content strategy

Yet another download experience.

In the above image you will see a screenshot of the new Amazon MP3 Downloader application, superimposed with my single-word evaluation.

Being an incurable music buyer for several years, I have had a great deal of experience with all of the major music download-for-$ places. This is by far the easiest and smoothest deal by far.

The first place I got started was with I still like eMusic, even though I am no longer a member. The business model has changed there over the years; at one unsustainable point, users paid a modest $10/month fee that entitled them to unlimited downloads from the site. That is not a typo — unlimited. My computer system had neither the hard drive space nor a CD burner, so I was unable to take advantage of this. I knew of some people that downloaded hundreds upon hundreds of albums during that time.

They switched to limited numbers of downloads which have since settled at 30 per month for $10. They have other options, but the bottom rung was always my price. It is an odd behavior, counting the tracks on albums to see if you have enough to get it all this month. For this persnickety collector, it proved to be too much. I kept focusing upon downloading longer tracks to get more for my $. I discovered that there are quite a few full-length albums with just 2 or 3 cuts!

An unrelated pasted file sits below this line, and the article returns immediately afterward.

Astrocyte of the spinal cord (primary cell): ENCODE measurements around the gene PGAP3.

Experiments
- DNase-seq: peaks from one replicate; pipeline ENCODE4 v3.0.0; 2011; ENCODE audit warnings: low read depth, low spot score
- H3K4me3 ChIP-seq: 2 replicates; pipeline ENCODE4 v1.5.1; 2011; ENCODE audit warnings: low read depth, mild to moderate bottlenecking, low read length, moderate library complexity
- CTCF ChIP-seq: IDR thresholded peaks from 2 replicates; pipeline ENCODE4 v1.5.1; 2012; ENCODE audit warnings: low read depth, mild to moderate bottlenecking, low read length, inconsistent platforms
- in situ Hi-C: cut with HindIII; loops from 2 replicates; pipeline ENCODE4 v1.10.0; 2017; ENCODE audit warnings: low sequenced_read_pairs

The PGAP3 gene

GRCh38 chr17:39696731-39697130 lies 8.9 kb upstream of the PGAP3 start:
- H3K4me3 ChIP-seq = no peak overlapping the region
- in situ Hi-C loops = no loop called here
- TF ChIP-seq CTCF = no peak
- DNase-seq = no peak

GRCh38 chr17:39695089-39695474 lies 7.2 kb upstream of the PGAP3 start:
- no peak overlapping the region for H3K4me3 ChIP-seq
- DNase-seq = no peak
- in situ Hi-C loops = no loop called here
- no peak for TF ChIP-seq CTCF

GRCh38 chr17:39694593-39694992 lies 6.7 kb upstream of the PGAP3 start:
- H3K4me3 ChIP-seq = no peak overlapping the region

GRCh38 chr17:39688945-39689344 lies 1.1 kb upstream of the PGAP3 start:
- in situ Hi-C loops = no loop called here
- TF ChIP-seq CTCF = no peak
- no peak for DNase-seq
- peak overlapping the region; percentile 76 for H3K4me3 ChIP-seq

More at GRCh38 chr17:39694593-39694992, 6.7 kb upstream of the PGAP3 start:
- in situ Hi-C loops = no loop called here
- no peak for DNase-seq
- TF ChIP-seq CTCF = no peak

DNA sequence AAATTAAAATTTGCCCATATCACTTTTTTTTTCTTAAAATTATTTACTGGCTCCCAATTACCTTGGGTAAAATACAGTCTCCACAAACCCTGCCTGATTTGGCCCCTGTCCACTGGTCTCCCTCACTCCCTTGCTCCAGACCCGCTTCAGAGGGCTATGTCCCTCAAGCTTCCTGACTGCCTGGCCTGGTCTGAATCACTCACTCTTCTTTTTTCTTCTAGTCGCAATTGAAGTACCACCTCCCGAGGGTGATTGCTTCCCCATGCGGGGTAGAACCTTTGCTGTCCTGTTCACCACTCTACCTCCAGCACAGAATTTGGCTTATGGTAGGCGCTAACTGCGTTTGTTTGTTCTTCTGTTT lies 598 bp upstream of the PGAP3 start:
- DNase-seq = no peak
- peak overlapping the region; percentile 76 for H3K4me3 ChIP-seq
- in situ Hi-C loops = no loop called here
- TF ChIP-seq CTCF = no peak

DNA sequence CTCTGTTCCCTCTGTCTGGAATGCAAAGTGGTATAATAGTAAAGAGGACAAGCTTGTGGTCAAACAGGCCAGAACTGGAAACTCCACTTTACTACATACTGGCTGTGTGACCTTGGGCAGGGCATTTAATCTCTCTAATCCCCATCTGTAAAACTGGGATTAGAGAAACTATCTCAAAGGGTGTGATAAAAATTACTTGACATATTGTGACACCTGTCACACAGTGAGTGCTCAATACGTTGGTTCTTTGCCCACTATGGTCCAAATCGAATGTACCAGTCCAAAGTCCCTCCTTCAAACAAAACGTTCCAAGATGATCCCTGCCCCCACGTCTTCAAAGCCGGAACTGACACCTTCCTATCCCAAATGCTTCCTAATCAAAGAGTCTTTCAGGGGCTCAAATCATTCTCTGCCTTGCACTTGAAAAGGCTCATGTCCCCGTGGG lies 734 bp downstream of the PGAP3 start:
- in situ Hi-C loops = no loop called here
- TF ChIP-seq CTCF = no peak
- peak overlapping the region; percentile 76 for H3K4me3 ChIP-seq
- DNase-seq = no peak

I downloaded a single Bjork song from the MSN service, which proved to be too much to deal with.

The standard service most folks think of for downloads-for-$ is iTunes. I have dropped a few bucks there as well, but only a few. The DRM they slap on most cuts makes my teeth itch.

But, this new deal from Amazon really looks nice. I found an album that is a single track [Henry Flynt’s ‘Purified by the Fire’] for the likely incorrect price of $0.89. [It is now $8.99, FYI.] I was asked to install the Amazon MP3 Downloader. A couple of clicks later and a short wait for the cut to make its way onto my hard drive and I was set.

The coolest thing is that one of the options is ‘Place Song Into iTunes.’ Once it is downloaded, there it goes, into your iTunes library, artwork and all. That is the missing link in a lot of these non-iTunes services, and one that I think that will make a big difference. It is a small convenience, but it sets them apart. Awesome.

For more on this as it relates to pricing, see this clip: